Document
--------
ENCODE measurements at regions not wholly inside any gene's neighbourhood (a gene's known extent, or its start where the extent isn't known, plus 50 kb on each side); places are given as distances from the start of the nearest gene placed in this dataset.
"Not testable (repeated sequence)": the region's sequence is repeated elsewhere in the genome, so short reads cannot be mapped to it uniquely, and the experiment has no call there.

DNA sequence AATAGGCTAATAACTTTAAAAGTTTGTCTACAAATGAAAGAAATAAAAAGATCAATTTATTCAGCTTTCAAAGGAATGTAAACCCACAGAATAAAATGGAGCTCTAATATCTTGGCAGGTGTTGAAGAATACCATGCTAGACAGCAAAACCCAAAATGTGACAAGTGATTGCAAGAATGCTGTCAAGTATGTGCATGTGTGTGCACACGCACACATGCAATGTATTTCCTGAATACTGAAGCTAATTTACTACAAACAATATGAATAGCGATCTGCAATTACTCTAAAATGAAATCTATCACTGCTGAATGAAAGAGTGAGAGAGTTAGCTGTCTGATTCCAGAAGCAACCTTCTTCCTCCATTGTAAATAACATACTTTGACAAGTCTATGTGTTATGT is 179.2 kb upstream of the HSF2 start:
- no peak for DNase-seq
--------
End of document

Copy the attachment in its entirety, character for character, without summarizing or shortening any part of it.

ENCODE measurements at regions not wholly inside any gene's neighbourhood (a gene's known extent, or its start where the extent isn't known, plus 50 kb on each side); places are given as distances from the start of the nearest gene placed in this dataset.
"Not testable (repeated sequence)": the region's sequence is repeated elsewhere in the genome, so short reads cannot be mapped to it uniquely, and the experiment has no call there.

DNA sequence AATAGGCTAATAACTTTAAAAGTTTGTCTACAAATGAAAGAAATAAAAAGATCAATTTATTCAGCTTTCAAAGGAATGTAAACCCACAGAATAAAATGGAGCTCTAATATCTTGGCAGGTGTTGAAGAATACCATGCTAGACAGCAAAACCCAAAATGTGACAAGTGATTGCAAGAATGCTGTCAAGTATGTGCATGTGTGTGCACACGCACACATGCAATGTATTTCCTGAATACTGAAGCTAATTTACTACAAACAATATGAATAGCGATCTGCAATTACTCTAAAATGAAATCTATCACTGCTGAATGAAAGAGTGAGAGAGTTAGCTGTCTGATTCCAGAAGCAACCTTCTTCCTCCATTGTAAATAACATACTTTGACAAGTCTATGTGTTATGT is 179.2 kb upstream of the HSF2 start:
- no peak for DNase-seq